November 23, 2012
Champion athlete Raelene Boyle enjoyed going for gold for Australia … but these days she’s also a big fan of pink.
The former sprinter, who won seven gold medals at Commonwealth Games and three silvers at Olympics, has been working as an ambassador for Breast Cancer Network Australia (BCNA) for 14 years to help raise funds and raise awareness.
The organisation helps women with the disease travel through their journey of treatment.
Tonight she shared her experiences, both on the track and off, at a special dinner for 130 hosted by the Orana Lutheran Complex in Kingaroy.
A row of tiny Pink Ladies – the BCNA symbol – lined the entry road to Orana to guide guests to the function.
A gourmet banquet dinner was served and dessert was an all-pink affair, featuring delicacies such as Pink Lady Profiteroles, Go for Gold Cupcakes, Pink Lady Meringues and Berry Cheesecake.
Raelene is a breast and ovarian cancer survivor and still undergoes regular check-ups.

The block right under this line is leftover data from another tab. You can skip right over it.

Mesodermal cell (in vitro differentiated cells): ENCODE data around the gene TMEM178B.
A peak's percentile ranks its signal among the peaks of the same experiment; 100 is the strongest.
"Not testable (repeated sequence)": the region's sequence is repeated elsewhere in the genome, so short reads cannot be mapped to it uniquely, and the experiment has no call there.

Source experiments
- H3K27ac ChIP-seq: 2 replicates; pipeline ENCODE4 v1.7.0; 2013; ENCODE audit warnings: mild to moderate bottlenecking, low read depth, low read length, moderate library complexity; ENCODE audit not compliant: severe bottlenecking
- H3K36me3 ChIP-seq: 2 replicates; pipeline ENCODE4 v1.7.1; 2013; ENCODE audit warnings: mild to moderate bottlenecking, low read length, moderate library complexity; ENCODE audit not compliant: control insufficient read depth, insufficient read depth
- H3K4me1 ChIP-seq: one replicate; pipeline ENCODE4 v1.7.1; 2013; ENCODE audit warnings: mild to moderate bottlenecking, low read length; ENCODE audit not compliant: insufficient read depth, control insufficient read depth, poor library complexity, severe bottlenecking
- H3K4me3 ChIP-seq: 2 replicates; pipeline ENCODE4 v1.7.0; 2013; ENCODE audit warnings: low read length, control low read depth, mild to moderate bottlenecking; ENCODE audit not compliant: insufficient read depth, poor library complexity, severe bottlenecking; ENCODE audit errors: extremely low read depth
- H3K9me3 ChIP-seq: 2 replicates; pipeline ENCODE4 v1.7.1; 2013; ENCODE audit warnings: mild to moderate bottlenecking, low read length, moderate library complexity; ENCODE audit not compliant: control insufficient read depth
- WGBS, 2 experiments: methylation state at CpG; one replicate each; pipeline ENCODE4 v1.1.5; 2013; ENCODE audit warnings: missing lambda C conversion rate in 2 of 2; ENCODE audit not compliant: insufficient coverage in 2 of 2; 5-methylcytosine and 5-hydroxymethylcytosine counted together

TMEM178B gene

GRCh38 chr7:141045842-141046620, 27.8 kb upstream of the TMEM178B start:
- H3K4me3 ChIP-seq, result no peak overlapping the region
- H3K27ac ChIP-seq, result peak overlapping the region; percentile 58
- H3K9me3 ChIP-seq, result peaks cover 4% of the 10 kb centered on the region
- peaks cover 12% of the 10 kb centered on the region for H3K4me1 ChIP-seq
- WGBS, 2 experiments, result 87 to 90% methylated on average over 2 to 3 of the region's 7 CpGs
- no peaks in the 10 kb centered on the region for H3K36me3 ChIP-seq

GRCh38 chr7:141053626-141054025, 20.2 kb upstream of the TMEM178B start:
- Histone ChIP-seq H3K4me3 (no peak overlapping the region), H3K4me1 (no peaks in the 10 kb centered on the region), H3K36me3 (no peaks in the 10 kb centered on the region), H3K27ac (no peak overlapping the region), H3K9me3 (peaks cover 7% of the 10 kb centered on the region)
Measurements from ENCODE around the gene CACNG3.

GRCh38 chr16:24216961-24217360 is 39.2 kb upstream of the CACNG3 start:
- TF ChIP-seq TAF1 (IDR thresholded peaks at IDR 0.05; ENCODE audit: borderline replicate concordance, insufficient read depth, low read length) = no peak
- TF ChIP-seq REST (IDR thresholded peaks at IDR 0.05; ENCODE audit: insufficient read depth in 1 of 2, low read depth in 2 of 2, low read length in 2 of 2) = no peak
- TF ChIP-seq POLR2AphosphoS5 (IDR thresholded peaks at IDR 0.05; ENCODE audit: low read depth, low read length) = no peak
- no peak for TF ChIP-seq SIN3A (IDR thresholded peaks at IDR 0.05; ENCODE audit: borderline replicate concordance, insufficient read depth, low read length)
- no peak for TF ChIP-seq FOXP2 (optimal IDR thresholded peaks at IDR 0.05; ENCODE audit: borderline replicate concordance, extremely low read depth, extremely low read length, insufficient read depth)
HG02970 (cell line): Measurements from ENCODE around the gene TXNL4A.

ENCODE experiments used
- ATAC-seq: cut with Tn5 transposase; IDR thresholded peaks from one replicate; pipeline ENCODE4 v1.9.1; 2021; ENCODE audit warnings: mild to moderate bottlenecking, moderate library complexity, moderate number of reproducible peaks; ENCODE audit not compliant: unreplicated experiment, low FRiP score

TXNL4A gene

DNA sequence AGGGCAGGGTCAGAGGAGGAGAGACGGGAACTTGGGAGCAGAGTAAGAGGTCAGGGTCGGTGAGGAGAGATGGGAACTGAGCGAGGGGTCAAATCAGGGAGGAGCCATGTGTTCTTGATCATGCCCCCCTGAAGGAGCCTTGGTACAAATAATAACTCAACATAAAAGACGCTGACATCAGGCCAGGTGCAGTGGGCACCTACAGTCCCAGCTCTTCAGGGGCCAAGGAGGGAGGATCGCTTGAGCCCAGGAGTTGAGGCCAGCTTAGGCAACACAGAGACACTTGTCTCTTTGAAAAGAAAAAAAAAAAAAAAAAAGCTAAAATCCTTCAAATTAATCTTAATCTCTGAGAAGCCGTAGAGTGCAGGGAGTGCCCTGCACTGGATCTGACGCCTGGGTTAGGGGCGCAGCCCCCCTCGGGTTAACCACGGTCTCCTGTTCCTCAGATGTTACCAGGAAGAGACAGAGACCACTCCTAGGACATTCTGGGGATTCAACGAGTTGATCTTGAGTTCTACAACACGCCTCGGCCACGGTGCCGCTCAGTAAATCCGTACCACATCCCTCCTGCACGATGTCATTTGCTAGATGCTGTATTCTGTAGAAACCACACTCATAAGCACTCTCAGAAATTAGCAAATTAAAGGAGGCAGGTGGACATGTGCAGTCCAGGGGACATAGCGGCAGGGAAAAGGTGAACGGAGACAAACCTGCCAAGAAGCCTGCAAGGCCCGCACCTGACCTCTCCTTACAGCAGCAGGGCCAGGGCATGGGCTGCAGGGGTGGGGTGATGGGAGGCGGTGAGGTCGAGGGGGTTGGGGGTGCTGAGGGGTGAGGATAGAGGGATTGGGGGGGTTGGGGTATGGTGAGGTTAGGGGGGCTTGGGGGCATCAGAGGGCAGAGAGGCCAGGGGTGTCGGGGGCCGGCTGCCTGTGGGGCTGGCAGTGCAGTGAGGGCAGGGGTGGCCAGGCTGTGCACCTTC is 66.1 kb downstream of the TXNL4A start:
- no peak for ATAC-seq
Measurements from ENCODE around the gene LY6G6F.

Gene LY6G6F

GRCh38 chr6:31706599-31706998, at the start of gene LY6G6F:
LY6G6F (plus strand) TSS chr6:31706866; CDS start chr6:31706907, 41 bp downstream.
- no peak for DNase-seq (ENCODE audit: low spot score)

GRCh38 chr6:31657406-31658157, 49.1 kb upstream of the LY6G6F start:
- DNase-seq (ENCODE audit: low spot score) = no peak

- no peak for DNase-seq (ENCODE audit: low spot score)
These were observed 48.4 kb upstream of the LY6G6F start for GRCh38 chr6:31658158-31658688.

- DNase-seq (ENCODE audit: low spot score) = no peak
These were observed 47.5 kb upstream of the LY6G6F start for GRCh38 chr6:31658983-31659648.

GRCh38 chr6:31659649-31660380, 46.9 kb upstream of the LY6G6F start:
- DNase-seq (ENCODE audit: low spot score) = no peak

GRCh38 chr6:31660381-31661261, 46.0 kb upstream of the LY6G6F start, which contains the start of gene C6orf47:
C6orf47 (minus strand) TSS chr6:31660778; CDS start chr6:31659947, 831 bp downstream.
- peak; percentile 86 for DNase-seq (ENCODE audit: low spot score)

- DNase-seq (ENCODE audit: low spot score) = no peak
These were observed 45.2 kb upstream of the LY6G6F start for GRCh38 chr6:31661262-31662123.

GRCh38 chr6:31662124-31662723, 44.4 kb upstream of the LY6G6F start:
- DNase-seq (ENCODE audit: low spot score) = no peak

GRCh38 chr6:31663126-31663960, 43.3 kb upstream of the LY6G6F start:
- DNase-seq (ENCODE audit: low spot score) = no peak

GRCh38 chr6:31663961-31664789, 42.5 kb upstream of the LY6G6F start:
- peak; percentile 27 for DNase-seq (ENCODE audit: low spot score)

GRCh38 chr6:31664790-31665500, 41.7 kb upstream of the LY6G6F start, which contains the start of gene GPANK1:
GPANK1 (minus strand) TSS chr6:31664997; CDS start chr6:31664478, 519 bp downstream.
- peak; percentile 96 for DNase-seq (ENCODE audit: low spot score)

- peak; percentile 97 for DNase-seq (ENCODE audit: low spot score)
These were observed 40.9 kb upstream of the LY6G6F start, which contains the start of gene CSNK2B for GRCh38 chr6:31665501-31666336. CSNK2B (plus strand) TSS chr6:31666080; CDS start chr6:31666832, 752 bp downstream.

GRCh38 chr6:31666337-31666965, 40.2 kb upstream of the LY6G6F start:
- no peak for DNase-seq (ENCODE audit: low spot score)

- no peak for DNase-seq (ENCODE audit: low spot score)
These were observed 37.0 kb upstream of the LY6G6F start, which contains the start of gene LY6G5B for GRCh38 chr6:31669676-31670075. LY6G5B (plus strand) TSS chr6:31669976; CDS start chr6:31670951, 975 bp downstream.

“It is very important that you don’t miss check-ups so that you can live with the peace of mind and comfort of knowing that nothing has come back,” she said.
BCNA distributes “My Journey” kits to people newly diagnosed with cancer. Women either approach the organisation directly or are referred by a breast cancer nurse.
“We have an 85 per cent take up,” Raelene said.
BCNA also has a “Hope and Hurdles” kit designed for women diagnosed with secondary disease.
The kits contain information that have been proven by experience to be useful for women undergoing treatment.
“They’re a all-in-one kit to keep all information together,” Raelene said.
Proceeds from the fundraising dinner will be invested in services for Orana’s residents and the raffle proceeds will benefit Breast Cancer Network Australia.
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Today more than 40 women throughout Australia were diagnosed with breast cancer … and tomorrow another 40 will get the bad news. In fact, every day this year, 40 women will receive the news that they are dreading.
However, Raelene Boyle said there’s some good news on the cancer-fighting front.
When Breast Cancer Network Australia organised its first “Field Of Women” display in Canberra in 1998 they placed 7500 Pink Lady cutouts on the lawns of Parliament House, representing the number of women who had been diagnosed with breast cancer that year. They also placed 2500 White Ladies representing those women who had lost their fight with cancer.
Now the figures are more like 14,000 annual diagnoses but the death rate has remained static at 2500.
[UPDATED November 27, 2012]